Illustrations in nonfiction picture books can be done by an illustrator, or photographs may be used.
Early readers are books meant for kids, usually ages 5-8, who can read by themselves.
These books can be fiction or nonfiction, but are most often fictional.
Some are concept books.
They often contain pictures and text like picture books do, but use simpler language than picture books that are meant to be read to children.
Many early readers contain short chapters.
These chapters can help kids get used to reading the chapter books they will encounter as they mature.
Middle grade books are usually geared toward kids in the upper elementary school grades (ages 8-12 – often known as tweenagers) who can read longer stories that have multiple chapters.
They can be fiction or nonfiction.
Topics are explored more extensively than usually happens in picture books, and can range from adventure to realistic, contemporary stories to historical fiction to fantasy and science fiction.
Language and structure in middle grade books are much simpler than that in books for teenagers and young adults.
Young adults, or YA, is for teenagers, and can be fiction or nonfiction.
Language and sentence structure are simpler than that in books for adults, but many adults do enjoy reading YA because topics are often of interest to practically anyone.
The Harry Potter books are technically meant to be YA, but are enjoyed by people of all ages (even younger kids love these books).
Like picture books and middle grade books, YA books can cover a range of genres, including romance, fantasy, science fiction, dystopia, and contemporary issues.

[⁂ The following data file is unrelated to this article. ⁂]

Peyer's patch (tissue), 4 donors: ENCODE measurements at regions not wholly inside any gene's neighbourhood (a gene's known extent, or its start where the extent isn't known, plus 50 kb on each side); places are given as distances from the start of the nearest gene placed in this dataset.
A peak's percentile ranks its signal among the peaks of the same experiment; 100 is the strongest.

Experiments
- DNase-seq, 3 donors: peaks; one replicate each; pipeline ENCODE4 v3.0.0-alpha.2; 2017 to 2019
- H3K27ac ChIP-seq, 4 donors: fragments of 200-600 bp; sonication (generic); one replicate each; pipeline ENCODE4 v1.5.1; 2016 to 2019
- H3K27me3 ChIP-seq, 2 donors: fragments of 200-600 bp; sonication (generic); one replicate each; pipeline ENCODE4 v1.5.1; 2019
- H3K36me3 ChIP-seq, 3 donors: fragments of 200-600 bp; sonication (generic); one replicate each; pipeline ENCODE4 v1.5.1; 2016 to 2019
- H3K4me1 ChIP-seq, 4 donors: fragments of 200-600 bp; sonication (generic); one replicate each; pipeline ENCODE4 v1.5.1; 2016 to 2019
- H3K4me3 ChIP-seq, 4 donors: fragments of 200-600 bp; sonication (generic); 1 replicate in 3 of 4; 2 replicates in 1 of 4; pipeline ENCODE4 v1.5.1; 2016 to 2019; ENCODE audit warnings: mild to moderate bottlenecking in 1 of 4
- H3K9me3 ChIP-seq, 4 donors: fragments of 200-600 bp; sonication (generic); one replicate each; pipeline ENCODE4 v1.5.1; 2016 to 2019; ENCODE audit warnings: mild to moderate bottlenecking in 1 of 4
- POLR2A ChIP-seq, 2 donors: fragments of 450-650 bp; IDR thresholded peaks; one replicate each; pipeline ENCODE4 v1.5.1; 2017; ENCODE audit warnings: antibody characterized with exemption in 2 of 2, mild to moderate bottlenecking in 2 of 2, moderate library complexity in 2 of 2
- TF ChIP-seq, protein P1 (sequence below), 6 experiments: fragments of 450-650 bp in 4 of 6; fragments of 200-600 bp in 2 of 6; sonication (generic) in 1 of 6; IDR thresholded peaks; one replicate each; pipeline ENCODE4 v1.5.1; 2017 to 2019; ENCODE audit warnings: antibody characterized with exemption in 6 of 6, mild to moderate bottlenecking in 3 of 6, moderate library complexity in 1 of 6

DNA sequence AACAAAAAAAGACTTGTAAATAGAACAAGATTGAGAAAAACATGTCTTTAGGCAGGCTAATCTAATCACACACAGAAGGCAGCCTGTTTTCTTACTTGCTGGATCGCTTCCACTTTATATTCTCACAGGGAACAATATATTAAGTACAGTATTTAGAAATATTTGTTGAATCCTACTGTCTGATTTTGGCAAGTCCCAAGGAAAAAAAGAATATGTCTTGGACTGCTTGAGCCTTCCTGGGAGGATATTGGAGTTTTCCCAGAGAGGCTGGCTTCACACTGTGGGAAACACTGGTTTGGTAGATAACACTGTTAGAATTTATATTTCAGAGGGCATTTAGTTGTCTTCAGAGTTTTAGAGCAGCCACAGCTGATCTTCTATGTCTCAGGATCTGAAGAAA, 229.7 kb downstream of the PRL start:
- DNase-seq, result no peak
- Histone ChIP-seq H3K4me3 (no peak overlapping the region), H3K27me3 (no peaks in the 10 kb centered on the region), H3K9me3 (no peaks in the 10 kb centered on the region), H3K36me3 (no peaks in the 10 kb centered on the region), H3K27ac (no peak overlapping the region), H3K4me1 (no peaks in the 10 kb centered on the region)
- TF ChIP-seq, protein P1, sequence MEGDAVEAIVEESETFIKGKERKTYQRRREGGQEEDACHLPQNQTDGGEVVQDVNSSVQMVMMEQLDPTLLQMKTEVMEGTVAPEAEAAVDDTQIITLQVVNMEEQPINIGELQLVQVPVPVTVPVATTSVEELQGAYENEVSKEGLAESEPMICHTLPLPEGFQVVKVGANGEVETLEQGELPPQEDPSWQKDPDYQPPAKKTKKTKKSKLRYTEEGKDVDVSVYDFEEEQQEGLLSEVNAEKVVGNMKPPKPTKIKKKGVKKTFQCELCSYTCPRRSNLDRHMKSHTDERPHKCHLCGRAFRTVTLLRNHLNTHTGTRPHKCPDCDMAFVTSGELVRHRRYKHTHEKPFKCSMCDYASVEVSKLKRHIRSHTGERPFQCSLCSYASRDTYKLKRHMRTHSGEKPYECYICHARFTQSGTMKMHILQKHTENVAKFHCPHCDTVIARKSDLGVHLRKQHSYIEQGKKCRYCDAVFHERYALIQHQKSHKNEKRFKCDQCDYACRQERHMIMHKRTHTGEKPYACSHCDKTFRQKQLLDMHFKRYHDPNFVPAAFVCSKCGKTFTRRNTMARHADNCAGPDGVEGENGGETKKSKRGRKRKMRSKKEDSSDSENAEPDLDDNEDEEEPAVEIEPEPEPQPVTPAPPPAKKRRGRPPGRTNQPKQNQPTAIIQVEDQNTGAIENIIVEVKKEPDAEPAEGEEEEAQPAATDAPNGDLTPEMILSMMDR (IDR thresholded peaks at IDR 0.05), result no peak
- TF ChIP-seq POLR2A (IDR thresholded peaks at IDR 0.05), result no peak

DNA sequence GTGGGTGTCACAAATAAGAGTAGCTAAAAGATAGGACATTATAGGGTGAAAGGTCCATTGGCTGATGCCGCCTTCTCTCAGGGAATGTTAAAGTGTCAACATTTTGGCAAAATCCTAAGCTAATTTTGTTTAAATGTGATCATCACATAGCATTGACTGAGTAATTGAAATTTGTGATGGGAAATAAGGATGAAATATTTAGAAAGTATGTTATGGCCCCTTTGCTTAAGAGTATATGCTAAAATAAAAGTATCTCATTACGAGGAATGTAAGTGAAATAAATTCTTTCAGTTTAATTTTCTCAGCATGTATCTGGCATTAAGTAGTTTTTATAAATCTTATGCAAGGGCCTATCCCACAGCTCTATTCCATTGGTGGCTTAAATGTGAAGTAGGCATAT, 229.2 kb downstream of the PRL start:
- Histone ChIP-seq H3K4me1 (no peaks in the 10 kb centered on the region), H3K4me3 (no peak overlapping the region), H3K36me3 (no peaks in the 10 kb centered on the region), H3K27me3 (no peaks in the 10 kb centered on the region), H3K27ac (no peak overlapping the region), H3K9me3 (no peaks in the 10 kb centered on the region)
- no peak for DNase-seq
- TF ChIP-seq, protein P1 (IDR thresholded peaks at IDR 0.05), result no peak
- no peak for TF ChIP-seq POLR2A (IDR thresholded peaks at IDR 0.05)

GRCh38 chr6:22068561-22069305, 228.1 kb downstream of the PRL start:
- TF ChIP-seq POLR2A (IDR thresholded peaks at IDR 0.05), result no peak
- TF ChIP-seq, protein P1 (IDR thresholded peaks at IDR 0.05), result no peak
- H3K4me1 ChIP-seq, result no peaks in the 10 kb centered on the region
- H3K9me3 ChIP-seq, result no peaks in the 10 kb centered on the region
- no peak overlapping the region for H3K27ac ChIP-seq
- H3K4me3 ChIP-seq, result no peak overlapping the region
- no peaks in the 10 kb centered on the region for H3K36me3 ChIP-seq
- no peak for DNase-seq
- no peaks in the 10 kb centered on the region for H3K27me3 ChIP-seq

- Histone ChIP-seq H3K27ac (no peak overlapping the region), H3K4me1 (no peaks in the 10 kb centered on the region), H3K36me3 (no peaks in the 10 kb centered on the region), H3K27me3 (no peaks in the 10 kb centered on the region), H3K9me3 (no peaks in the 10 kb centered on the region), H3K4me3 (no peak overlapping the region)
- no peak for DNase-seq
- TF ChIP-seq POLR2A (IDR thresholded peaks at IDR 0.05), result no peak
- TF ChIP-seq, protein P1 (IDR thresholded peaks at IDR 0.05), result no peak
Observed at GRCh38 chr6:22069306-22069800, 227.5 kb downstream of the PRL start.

The themes explored in YA may contain realistic, unsettling aspects of life that are often not discussed or are skirted in books for younger kids.
Violence, crime, illness, and family tragedies have a place in YA, though sex and violence should not be discussed explicitly for these young readers.
Most parents are not comfortable with their teens reading explicit material that is prevalent in many adult books.
Poetry books are considered a separate genre.
These books can be geared toward specific age groups like ages 5-8, 8-12, or young adult.
Poetry books contain multiple poems that may or may not rhyme.
Most poetry for younger kids does rhyme, but often material for teens does not.
Poetry books for younger kids should be distinguished from rhyming picture books; a rhyming picture book contains a story told in verse, while a poetry book contains discrete poems that may or may not be on related themes and topics.
As you can see, genres for children often overlap.
However, when submitting material to publishers, it is important to let the publisher know which genre your manuscript falls under.
If multiple genres apply, by all means let the publisher know; for example, your book might be classified as a nonfiction picture book.
I even called a book I wrote an interactive nonfiction picture book/early chapter book to give an accurate description!
Although many publishers’ catalogues contain different terms for familiar genres, it is likely that calling something a nonfiction picture book or a middle grade contemporary story will clearly get your point across.
About Melissa Abramovitz
Melissa Abramovitz is an award-winning author/freelance writer who specializes in writing educational nonfiction books and magazine articles for all age groups, from preschoolers through adults.
She has published hundreds of magazine articles and more than 50 educational books for children and teenagers.
She also does freelance editing and critiquing and writes short stories, poems, and picture books, and is the author of the acclaimed book for writers, A Treasure Trove of Opportunity: How to Write and Sell Articles for Children’s Magazines.
Melissa graduated summa cum laude from the University of California, San Diego with a degree in psychology and is also a graduate of The Institute of Children’s Literature.
She is a member of SCBWI and The Wealthy Writer’s Club.
Visit her website at www.melissaabramovitz.com